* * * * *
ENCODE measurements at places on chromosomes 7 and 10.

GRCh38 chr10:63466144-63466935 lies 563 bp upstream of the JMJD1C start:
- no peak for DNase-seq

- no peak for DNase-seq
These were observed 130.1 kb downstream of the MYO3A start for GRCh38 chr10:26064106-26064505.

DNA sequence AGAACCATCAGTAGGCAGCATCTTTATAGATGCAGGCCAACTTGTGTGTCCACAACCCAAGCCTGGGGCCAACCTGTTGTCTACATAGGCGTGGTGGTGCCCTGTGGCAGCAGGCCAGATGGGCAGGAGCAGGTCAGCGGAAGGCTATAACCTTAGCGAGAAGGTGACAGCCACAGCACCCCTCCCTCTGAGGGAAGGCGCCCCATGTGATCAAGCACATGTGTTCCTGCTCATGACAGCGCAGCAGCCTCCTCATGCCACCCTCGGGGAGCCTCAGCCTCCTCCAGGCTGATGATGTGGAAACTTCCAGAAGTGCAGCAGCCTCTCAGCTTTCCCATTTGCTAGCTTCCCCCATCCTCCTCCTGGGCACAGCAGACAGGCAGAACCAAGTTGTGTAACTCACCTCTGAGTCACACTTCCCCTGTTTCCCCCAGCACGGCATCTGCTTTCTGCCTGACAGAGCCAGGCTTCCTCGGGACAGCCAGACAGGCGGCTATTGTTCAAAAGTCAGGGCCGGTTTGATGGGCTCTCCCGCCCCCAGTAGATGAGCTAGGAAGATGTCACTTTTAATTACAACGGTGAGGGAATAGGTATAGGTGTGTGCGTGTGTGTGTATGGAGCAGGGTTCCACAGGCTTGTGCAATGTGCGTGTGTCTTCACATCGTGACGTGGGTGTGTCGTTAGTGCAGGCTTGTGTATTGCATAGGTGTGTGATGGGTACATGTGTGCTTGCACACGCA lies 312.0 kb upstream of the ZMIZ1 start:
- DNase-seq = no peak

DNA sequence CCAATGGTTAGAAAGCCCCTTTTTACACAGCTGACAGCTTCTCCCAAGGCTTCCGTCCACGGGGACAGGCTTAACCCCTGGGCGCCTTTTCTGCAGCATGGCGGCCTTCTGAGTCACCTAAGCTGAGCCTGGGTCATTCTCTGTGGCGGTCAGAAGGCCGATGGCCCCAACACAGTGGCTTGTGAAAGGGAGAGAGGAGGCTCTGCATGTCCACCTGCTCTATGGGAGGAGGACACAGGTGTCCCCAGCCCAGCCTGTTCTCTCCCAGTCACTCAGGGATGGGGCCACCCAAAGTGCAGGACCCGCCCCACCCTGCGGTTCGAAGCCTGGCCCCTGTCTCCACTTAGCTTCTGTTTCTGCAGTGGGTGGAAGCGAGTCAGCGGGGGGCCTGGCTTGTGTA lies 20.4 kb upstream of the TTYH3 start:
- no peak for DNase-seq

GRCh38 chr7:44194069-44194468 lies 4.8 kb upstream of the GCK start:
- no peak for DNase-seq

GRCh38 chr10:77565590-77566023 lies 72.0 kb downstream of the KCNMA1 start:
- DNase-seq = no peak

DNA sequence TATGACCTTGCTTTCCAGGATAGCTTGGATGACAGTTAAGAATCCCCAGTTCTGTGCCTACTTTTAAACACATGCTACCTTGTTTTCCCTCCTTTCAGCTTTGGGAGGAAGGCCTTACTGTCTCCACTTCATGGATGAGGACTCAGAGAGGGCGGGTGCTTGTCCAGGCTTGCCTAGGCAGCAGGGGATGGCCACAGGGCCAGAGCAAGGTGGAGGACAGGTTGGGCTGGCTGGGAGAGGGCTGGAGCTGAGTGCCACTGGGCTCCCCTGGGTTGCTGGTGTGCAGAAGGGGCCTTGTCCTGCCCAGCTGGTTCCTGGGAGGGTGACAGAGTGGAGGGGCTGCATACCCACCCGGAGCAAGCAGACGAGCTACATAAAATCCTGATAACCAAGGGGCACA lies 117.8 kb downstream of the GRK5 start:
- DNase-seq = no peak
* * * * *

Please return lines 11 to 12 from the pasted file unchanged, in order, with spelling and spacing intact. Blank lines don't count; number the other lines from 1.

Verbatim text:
- no peak for DNase-seq

GRCh38 chr10:77565590-77566023 lies 72.0 kb downstream of the KCNMA1 start: